He says that we were once alienated from God. In this instance the idea of alienated carries the sense of being in isolation or having a deep sense of not belonging. Elsewhere in the New Testament in Ephesians this word is used to describe the alienation of the Gentiles from the nation of Israel
Ephesians 2:12 ESV
remember that you were at that time separated from Christ, alienated from the commonwealth of Israel and strangers to the covenants of promise, having no hope and without God in the world.
There is a sense in which we may not assume this to be all that bad. We may think of family members that we are alienated from - we don’t bear any ill will towards them or particular animosity, we just don’t make a huge effort to see them or talk to them. So in the sense of being isolated from someone it’s just a state of being. I have a cousin who I would consider myself alienated from - not because I bear him any ill will of have a dislike for him, but simply because we don’t quite see eye to eye on many things but especially religion and so we don’t talk that much. I pray for him and hope that someday he gets saved but that’s the extent of it. So we might be tempted to think that being alienated from God really isn’t all that bad - He’s always going to be there when we’re ready for Him.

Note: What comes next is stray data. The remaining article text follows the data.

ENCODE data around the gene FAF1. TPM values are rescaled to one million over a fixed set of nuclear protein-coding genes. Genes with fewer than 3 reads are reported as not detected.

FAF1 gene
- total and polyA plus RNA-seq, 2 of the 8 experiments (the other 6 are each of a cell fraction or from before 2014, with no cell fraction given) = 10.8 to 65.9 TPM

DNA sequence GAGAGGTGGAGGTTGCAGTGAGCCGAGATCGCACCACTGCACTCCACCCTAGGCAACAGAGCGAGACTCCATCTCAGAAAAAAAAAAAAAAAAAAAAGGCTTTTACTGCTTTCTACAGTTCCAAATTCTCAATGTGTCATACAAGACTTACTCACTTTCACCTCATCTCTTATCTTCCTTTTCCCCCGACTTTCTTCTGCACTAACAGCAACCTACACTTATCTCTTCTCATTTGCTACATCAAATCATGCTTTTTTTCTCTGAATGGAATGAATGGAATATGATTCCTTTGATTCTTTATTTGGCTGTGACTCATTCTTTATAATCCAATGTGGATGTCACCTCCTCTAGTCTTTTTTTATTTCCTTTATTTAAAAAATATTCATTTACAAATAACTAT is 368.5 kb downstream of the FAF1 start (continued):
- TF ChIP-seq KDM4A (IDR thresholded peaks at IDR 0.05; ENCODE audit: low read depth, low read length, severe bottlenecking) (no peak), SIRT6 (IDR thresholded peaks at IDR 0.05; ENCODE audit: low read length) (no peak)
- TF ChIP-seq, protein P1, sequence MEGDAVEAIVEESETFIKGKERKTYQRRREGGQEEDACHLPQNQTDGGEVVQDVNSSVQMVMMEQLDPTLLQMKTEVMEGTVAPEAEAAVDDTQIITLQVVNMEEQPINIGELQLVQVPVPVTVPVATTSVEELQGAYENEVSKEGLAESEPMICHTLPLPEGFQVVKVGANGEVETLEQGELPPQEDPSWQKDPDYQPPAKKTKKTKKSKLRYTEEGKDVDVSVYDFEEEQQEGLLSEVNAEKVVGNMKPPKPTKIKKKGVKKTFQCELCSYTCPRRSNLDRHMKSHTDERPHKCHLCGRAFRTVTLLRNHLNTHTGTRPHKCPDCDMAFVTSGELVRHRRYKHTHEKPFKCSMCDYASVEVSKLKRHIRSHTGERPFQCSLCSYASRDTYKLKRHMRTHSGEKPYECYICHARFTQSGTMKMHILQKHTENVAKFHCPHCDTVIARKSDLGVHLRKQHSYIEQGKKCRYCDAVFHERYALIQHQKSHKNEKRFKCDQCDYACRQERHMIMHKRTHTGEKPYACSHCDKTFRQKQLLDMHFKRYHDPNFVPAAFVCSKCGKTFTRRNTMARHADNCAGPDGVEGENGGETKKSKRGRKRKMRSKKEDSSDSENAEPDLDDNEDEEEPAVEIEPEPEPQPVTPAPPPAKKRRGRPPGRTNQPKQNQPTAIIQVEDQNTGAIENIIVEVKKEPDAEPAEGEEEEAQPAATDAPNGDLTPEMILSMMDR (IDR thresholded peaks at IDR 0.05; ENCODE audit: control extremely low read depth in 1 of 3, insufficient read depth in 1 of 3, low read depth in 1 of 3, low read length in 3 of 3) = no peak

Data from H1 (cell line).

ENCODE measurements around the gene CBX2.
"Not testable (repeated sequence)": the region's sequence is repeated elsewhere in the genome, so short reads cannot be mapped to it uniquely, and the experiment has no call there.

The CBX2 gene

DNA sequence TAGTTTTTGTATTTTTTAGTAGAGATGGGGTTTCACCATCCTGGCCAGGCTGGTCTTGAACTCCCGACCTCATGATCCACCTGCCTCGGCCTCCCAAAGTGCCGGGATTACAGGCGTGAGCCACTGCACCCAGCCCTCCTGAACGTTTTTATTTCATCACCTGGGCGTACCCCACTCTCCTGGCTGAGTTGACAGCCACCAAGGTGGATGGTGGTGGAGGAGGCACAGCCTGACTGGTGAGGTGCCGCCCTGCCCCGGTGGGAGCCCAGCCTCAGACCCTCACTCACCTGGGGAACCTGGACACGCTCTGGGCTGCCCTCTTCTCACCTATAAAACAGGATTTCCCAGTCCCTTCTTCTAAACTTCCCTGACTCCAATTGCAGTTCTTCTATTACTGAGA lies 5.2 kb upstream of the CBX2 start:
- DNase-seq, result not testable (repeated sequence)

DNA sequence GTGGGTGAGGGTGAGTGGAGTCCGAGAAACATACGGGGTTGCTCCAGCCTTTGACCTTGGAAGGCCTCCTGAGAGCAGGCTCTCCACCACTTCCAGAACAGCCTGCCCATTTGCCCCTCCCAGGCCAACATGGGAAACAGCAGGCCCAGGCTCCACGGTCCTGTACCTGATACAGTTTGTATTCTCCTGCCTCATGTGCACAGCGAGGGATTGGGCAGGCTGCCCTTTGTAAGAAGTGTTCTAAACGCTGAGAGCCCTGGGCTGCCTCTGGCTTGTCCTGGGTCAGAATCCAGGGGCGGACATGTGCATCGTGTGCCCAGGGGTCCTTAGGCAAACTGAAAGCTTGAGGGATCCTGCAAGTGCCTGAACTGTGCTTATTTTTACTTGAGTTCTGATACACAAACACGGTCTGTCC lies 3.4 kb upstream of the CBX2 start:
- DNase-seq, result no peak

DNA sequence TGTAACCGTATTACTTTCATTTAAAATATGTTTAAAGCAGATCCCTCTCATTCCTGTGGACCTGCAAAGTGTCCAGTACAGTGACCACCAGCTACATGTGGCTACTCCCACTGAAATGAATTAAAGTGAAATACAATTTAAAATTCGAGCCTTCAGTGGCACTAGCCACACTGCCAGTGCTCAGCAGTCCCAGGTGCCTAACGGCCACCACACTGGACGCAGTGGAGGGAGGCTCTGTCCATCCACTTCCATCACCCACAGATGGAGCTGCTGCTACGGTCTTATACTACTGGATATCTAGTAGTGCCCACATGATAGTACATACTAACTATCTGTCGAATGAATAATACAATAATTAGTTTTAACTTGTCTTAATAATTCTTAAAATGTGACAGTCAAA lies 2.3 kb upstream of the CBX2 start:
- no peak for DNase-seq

Growing up in my days before truly being saved I can remember thinking that I was okay with God and He was okay with me. He was right there at the end of my hand and any time I desired I could just reach my arm out there and take hold of Him. But Paul’s next statement destroys that mindset.
He says that we are not only alienated or distant from God but we’re actually hostile in our minds toward God.
The world is not searching for Him - they’re searching for all the benefits of Him without Him.
Romans 8:7–8 CSB
The mind-set of the flesh is hostile to God because it does not submit to God’s law. Indeed, it is unable to do so. Those who are in the flesh cannot please God.
In our hostility to God we seek ways to avoid Him and we’re running as fast as we can away from Him.
This all culminates in the perversion of our minds - what is known as the
Noetic effect of the Fall.
This concept comes from the Greek word nous which translates over to the English as noetic - and it means mental or pertaining to the mind.
The longer we are separated or alienated from God, the more hostile we become the more our mind becomes unable to discern right from wrong.
It is a bit like the character Gollum in the Lord of the Rings movies and books. The longer he maintained possession of the Ring the more depraved and impacted him mind became.
It is best explained by Paul’s statement in Romans 1:21
Romans 1:21 CSB